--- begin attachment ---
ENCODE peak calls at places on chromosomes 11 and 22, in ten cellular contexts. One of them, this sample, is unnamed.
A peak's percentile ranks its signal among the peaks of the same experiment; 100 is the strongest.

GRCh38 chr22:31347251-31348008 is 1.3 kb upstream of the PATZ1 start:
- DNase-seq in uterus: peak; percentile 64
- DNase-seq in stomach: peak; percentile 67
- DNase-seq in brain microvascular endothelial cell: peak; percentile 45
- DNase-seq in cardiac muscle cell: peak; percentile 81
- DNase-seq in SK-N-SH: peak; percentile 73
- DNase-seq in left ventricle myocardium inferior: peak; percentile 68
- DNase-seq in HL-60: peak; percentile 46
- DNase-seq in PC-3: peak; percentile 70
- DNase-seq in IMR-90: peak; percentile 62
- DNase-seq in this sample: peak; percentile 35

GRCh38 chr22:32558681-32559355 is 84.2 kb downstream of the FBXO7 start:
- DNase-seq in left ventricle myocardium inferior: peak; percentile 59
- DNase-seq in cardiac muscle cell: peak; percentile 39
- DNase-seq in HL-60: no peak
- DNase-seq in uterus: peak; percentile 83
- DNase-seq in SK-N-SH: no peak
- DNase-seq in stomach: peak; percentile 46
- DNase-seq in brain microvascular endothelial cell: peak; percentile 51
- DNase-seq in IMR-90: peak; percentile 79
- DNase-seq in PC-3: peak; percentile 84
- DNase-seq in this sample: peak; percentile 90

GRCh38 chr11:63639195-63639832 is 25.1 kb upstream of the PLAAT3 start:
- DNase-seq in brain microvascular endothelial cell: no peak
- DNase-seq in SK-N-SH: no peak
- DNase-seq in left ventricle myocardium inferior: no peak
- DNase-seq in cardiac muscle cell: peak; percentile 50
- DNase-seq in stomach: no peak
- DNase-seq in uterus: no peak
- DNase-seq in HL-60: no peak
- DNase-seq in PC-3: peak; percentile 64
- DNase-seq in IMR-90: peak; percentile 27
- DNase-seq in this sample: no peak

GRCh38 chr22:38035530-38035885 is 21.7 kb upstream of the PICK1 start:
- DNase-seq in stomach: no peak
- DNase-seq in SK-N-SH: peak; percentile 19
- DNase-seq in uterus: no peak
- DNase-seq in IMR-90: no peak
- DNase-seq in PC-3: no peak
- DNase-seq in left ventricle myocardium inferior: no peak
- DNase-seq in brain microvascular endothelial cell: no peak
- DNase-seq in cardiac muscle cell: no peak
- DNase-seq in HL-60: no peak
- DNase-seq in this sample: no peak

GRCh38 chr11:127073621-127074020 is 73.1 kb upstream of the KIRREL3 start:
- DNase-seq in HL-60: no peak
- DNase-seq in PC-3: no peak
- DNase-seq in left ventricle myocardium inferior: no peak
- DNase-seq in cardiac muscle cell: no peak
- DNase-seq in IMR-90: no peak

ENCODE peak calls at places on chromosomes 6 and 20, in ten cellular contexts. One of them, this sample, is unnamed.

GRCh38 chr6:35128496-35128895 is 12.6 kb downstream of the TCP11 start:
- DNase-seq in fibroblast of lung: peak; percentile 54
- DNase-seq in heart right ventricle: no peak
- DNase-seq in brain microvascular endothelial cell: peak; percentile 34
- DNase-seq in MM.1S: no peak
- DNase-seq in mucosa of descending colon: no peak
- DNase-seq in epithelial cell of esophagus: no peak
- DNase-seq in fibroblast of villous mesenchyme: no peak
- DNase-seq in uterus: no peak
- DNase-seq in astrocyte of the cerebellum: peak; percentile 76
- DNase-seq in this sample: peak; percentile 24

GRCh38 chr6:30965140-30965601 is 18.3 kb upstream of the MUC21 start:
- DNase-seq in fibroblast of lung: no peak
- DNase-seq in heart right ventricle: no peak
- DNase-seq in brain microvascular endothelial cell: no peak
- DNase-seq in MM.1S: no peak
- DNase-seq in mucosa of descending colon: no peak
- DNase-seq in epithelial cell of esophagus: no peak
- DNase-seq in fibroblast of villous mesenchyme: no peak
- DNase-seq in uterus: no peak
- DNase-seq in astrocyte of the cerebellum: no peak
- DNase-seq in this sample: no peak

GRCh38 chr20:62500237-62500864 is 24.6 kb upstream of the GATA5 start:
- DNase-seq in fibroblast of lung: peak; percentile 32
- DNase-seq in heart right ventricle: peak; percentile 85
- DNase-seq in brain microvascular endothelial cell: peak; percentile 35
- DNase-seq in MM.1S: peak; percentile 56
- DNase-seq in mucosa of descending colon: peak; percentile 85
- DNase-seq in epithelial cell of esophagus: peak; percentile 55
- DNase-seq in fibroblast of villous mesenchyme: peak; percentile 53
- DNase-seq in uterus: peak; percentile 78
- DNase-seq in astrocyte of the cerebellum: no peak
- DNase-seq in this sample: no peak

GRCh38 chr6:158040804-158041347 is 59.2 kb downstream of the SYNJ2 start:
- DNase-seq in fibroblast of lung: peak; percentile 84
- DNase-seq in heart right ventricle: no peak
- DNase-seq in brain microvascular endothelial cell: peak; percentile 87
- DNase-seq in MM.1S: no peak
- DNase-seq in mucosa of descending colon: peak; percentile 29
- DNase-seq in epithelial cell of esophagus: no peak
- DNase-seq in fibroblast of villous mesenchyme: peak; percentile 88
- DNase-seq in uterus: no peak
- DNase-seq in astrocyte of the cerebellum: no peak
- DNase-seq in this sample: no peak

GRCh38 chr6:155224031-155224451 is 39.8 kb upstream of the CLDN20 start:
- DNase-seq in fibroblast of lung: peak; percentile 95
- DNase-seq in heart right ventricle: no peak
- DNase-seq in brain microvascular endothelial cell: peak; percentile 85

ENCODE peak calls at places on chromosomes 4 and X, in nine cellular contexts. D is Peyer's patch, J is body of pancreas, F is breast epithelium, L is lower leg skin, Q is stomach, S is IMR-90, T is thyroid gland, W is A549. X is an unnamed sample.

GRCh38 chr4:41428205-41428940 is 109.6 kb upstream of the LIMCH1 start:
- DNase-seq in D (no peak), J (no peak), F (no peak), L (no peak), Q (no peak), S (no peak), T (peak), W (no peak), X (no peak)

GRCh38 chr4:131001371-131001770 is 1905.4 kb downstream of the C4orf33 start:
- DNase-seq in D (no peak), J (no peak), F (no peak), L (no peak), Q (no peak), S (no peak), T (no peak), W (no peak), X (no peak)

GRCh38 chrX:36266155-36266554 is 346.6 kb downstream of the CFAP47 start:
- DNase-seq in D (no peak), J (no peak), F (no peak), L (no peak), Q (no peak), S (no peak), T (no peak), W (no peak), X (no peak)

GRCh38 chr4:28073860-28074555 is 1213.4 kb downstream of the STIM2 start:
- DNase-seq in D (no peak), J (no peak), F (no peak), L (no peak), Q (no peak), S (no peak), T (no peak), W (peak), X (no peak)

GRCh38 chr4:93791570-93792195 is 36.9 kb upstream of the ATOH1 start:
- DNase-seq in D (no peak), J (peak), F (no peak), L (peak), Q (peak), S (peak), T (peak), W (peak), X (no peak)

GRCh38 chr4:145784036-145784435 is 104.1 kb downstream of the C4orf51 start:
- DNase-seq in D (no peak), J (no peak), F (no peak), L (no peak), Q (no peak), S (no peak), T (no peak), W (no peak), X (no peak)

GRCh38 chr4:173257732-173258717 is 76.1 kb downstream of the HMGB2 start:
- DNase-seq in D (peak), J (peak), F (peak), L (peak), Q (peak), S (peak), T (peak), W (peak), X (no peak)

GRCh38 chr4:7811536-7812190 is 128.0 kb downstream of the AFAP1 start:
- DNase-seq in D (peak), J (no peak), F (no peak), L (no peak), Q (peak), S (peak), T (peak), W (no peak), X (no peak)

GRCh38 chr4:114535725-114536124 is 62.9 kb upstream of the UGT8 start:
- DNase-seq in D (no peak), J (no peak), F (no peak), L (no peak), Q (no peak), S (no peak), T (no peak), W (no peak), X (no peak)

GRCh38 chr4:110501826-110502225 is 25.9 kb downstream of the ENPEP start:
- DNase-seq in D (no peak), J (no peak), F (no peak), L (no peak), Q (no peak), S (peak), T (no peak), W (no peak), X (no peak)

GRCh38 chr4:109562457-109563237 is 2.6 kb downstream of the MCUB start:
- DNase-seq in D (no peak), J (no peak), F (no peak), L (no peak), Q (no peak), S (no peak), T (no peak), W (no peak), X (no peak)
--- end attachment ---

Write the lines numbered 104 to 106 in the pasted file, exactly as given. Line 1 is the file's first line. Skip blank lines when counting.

- DNase-seq in D (no peak), J (no peak), F (no peak), L (no peak), Q (no peak), S (no peak), T (peak), W (no peak), X (no peak)

GRCh38 chr4:131001371-131001770 is 1905.4 kb downstream of the C4orf33 start:
- DNase-seq in D (no peak), J (no peak), F (no peak), L (no peak), Q (no peak), S (no peak), T (no peak), W (no peak), X (no peak)